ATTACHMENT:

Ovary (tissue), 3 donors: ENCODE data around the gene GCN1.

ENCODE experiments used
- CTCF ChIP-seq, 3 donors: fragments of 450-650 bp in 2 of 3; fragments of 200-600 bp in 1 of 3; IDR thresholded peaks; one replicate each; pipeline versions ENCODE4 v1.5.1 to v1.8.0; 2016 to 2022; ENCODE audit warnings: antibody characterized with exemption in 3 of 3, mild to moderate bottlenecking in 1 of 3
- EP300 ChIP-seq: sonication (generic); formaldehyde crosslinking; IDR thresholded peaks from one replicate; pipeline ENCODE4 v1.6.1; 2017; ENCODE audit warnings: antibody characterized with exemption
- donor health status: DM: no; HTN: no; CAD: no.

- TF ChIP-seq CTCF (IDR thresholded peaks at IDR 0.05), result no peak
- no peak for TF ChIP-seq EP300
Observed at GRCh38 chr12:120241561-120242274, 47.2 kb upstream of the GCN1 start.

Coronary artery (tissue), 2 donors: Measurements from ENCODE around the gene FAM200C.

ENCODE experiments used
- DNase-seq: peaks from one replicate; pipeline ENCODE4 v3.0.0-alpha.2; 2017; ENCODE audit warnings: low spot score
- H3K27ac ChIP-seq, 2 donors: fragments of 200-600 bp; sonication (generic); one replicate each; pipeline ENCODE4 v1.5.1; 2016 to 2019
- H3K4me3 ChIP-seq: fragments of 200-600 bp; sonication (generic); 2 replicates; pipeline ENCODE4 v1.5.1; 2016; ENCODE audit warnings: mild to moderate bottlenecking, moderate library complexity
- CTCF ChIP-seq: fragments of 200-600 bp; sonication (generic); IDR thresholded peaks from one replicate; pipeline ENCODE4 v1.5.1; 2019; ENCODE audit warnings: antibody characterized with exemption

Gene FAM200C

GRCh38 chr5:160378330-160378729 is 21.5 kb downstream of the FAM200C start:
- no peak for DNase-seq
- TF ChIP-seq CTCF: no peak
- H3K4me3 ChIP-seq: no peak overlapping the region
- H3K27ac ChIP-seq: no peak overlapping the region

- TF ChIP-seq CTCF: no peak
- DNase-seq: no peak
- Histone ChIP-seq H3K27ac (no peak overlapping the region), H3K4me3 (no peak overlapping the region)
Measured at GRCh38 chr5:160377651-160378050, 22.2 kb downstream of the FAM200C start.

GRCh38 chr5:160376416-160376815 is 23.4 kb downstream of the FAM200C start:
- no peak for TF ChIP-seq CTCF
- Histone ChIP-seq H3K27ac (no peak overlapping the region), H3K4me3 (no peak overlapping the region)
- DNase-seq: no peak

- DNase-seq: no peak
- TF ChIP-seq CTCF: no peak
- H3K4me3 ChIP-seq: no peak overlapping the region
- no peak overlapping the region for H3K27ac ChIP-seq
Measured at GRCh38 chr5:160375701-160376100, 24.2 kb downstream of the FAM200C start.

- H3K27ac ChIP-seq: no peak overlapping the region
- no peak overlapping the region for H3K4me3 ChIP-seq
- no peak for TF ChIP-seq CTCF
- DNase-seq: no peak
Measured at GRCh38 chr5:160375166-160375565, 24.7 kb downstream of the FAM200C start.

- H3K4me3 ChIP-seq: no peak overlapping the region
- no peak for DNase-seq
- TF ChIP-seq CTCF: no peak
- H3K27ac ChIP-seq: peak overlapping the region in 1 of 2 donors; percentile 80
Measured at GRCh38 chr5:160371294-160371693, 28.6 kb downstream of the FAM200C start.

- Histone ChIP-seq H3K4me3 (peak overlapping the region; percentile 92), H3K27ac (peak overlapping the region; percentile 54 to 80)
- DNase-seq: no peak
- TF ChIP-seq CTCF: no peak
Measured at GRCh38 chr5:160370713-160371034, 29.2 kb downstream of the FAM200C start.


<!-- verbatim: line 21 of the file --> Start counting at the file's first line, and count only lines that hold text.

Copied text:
- TF ChIP-seq CTCF: no peak